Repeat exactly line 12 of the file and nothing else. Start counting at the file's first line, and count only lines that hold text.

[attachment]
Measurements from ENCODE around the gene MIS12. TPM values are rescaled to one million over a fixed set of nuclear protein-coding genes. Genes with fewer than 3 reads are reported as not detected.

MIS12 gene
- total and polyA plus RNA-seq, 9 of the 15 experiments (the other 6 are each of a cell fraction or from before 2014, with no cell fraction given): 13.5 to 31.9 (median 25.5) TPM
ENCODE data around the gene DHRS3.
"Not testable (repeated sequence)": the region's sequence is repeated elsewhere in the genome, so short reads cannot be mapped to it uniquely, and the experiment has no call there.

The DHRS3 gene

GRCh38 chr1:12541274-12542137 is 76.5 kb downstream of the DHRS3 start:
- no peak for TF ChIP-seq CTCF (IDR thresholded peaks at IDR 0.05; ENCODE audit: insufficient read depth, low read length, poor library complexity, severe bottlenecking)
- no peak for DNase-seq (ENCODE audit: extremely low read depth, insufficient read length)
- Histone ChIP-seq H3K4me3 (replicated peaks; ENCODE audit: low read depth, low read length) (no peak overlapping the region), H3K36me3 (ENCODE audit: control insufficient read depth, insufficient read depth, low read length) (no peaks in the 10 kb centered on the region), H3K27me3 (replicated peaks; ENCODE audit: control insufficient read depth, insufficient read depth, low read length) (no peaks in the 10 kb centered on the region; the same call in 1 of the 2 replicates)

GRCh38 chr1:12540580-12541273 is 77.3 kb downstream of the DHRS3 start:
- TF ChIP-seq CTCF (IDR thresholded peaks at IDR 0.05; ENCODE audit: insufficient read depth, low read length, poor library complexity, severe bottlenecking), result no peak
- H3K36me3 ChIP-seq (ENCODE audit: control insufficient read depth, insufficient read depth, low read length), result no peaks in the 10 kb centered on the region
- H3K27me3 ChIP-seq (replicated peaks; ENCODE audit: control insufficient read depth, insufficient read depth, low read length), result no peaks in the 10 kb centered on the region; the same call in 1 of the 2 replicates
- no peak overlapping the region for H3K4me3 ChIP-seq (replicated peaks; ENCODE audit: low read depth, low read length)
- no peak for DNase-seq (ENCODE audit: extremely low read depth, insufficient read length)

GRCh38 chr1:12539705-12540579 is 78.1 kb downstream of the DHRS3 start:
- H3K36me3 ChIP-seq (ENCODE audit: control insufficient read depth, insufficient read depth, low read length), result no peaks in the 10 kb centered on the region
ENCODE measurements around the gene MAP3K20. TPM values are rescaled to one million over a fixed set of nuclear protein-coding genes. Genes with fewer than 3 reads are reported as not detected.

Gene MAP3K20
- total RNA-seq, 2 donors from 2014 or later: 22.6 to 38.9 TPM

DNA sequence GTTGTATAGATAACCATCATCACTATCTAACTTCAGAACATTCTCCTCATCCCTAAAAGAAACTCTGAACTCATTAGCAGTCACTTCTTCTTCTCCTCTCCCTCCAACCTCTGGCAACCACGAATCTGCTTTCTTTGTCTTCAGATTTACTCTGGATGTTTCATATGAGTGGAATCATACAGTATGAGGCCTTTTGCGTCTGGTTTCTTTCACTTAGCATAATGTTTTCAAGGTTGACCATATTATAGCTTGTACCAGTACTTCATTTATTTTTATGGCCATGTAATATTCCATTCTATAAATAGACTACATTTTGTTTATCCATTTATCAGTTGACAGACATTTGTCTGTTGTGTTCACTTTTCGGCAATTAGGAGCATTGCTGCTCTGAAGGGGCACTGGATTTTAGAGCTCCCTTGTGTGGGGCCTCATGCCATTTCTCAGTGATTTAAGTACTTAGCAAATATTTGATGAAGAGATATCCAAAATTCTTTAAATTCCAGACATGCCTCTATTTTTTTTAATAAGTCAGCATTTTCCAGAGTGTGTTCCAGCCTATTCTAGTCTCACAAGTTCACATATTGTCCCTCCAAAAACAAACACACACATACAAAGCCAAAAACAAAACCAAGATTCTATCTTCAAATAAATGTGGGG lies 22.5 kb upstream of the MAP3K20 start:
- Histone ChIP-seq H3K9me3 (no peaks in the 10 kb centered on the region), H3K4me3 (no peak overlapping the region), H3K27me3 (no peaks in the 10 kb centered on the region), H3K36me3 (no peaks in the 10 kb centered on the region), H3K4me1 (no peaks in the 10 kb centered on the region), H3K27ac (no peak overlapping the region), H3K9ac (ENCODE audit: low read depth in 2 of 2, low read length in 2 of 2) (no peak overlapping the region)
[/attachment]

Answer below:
- TF ChIP-seq CTCF (IDR thresholded peaks at IDR 0.05; ENCODE audit: insufficient read depth, low read length, poor library complexity, severe bottlenecking), result no peak